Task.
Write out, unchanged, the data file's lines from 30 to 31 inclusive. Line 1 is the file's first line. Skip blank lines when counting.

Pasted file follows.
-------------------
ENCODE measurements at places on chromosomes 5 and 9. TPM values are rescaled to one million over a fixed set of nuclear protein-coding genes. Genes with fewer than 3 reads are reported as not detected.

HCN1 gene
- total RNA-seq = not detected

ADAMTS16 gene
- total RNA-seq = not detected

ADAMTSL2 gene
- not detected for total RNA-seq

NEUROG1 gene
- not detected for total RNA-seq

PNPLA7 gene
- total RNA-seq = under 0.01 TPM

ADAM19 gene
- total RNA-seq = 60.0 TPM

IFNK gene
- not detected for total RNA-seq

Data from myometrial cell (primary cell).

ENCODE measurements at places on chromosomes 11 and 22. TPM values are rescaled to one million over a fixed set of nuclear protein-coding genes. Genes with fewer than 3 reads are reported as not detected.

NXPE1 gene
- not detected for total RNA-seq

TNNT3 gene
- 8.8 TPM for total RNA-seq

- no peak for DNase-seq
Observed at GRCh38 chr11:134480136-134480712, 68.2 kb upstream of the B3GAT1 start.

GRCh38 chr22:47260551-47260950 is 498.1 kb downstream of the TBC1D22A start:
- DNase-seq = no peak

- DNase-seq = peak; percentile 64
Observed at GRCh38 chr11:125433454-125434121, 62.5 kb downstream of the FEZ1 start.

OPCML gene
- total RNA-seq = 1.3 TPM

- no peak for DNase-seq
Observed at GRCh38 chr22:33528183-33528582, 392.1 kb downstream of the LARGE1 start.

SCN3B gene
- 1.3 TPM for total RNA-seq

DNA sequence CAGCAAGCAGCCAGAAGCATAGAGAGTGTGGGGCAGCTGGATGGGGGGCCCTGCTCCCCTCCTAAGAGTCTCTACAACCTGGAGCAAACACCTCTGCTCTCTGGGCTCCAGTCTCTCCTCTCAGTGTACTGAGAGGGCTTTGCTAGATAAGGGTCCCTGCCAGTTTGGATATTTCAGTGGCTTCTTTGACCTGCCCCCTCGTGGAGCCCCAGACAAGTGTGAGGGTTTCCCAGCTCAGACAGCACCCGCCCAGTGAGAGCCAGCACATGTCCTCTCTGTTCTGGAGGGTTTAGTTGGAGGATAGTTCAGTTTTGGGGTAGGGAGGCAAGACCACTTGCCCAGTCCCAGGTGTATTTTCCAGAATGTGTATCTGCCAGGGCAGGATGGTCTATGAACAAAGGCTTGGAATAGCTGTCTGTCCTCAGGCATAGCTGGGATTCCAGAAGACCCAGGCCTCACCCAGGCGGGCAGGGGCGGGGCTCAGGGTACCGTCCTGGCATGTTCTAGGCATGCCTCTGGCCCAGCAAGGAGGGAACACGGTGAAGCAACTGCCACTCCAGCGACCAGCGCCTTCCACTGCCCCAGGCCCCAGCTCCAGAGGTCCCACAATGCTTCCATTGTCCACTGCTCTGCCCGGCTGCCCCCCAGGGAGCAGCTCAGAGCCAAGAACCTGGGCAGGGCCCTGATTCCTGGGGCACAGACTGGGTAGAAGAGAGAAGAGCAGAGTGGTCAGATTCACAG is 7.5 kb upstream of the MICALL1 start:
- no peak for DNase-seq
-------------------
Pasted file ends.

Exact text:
- no peak for DNase-seq
Observed at GRCh38 chr22:33528183-33528582, 392.1 kb downstream of the LARGE1 start.